This week’s guest commentary comes from Nathan Stevens of the Christian Farmers Federation of Ontario
The Ontario Government has determined that there is a need to improve waste reduction efforts in the province. The proposed Waste Reduction Act will replace the Waste Diversion Act and set the stage for a new approach that will encourage greater efforts to reduce waste throughout the Ontario economy. For agriculture, there are opportunities and challenges that this new act may pose down the road.
An assessment of the current situation shows that there are many challenges. Efforts to reduce waste under the Waste Diversion Act have hit a wall at 25 per cent. This is compounded by the fact that establishing new waste disposal capacity is very expensive and meets with resistance from impacted communities. Cash-strapped municipalities are unwilling to take on more of the burden of reducing waste alone. Finally, consumers are concerned about surprise “eco-fees” at the cash register.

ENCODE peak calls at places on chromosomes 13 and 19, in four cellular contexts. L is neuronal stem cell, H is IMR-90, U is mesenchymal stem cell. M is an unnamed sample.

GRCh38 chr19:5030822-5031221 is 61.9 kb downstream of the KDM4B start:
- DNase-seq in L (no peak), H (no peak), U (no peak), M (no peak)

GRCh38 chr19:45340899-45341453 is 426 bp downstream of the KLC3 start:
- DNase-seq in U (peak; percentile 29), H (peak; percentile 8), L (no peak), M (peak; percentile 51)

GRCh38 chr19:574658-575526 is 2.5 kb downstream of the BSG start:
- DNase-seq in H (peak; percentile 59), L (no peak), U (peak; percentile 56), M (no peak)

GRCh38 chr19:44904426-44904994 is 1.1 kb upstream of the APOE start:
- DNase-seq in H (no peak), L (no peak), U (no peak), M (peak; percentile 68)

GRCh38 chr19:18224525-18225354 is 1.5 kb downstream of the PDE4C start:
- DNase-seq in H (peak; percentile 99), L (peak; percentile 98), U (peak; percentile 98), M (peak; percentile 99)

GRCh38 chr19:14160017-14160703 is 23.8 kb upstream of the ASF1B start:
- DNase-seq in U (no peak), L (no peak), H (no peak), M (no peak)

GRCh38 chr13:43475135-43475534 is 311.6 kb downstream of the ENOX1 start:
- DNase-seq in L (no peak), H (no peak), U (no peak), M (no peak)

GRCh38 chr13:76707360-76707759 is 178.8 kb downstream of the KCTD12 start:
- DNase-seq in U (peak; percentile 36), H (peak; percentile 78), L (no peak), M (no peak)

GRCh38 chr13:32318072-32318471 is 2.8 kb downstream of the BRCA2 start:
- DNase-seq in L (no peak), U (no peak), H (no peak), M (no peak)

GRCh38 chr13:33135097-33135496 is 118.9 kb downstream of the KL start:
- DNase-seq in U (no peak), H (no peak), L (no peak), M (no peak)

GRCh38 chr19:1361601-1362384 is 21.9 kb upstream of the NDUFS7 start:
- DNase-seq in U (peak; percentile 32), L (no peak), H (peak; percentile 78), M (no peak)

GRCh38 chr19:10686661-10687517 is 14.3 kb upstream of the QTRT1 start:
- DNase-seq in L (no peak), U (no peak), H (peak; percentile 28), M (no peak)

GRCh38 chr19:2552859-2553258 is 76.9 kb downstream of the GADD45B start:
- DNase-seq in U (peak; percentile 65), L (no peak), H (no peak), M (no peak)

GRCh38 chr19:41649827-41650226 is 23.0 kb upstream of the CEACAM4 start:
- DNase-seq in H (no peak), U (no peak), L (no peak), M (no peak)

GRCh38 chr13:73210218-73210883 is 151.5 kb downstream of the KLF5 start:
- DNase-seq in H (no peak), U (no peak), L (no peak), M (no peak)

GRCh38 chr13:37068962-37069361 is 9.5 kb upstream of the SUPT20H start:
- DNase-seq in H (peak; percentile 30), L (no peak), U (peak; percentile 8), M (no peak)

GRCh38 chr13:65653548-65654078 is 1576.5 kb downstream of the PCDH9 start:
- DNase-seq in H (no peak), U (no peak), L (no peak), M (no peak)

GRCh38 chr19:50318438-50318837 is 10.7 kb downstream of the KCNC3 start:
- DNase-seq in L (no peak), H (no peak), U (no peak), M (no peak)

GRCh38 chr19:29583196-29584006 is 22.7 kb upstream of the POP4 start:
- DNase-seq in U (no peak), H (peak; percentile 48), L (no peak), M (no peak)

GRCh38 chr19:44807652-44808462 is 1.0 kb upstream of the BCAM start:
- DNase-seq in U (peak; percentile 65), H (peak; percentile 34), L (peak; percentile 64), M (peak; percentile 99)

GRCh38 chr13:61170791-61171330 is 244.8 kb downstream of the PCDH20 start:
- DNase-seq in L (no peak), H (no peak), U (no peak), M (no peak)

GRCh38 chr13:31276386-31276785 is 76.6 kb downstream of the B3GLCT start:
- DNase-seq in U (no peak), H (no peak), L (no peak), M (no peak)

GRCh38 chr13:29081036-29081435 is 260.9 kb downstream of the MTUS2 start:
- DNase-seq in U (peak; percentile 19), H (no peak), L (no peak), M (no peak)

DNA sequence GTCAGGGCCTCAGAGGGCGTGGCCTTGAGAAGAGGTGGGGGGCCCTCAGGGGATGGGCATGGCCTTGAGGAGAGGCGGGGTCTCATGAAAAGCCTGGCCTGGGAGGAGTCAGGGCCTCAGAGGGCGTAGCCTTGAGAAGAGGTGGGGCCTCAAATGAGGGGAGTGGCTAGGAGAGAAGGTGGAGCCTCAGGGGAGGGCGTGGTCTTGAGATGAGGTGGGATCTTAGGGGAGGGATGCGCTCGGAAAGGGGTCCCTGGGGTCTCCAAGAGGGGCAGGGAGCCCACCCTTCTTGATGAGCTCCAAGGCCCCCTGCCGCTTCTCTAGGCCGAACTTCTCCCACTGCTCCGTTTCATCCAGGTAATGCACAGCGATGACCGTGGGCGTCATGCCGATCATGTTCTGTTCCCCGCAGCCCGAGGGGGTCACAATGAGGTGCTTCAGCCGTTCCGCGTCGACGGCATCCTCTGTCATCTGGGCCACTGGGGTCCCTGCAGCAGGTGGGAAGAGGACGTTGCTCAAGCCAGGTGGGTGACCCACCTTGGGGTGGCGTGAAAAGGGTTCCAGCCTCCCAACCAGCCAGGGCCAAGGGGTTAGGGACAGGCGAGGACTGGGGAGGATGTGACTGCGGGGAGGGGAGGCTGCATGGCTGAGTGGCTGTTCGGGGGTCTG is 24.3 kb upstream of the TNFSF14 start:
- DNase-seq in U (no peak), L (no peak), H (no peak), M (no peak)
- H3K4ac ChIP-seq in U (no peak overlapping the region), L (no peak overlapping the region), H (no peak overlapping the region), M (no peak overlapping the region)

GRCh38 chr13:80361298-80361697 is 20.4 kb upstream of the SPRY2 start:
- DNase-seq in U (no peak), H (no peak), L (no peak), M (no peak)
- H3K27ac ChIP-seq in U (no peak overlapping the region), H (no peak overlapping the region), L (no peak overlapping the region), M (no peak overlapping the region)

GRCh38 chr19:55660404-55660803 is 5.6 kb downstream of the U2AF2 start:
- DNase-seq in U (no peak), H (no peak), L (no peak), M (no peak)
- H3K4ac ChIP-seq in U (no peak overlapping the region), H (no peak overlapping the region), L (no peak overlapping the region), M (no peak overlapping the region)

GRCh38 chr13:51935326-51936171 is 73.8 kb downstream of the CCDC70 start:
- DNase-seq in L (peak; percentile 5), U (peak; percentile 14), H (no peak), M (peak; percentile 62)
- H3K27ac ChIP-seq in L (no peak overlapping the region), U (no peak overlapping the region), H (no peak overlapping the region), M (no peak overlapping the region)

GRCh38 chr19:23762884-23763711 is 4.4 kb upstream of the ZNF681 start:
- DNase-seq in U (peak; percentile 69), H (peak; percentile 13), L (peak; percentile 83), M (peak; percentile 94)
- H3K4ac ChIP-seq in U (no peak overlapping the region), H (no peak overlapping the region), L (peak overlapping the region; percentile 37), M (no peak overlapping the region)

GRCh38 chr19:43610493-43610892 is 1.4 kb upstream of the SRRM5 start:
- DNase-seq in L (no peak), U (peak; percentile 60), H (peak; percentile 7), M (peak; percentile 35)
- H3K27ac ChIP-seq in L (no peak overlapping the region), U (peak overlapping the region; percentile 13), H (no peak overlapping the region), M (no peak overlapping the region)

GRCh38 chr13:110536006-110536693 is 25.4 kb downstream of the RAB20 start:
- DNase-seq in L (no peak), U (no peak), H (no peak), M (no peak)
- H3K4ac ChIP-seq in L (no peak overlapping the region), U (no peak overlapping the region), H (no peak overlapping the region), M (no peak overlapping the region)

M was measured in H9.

There are also opportunities to be found. New uses or re-uses for waste can create jobs and foster innovation. There is significant economic value that can be recovered from waste. This can reduce strains on our natural resources, improving the long-term sustainability of our economy. Finally, there is the practical benefit of increasing the lifespan of current landfills through recycling and re-use programs.
The proposed new act will dramatically change the approach to dealing with waste in the province. Amongst a host of other changes, the Waste Reduction Act will shift responsibility for recycling from sectors to individual producers. For agriculture, one example is the issue of organic waste and how it will be considered in this new light. The first question is whether there is the need for food waste to be regulated or if there will be sufficient voluntary or market led diversion in the years ahead to make such an action unnecessary. For example, if the number of bio-digesters in the province increases and their use of food waste increases, diversion may take care of itself. However, if it is deemed necessary to regulate food waste, there will need to be considerable efforts made to determine if producers or processors or both will be considered the responsible parties for food waste and if exemptions for small enterprises are appropriate.
The proposed new Waste Reduction Act will change our province’s approach to dealing with waste. The need to achieve greater sustainability while generating economic opportunity without excessive regulatory burden will be a huge challenge moving forward on this important issue.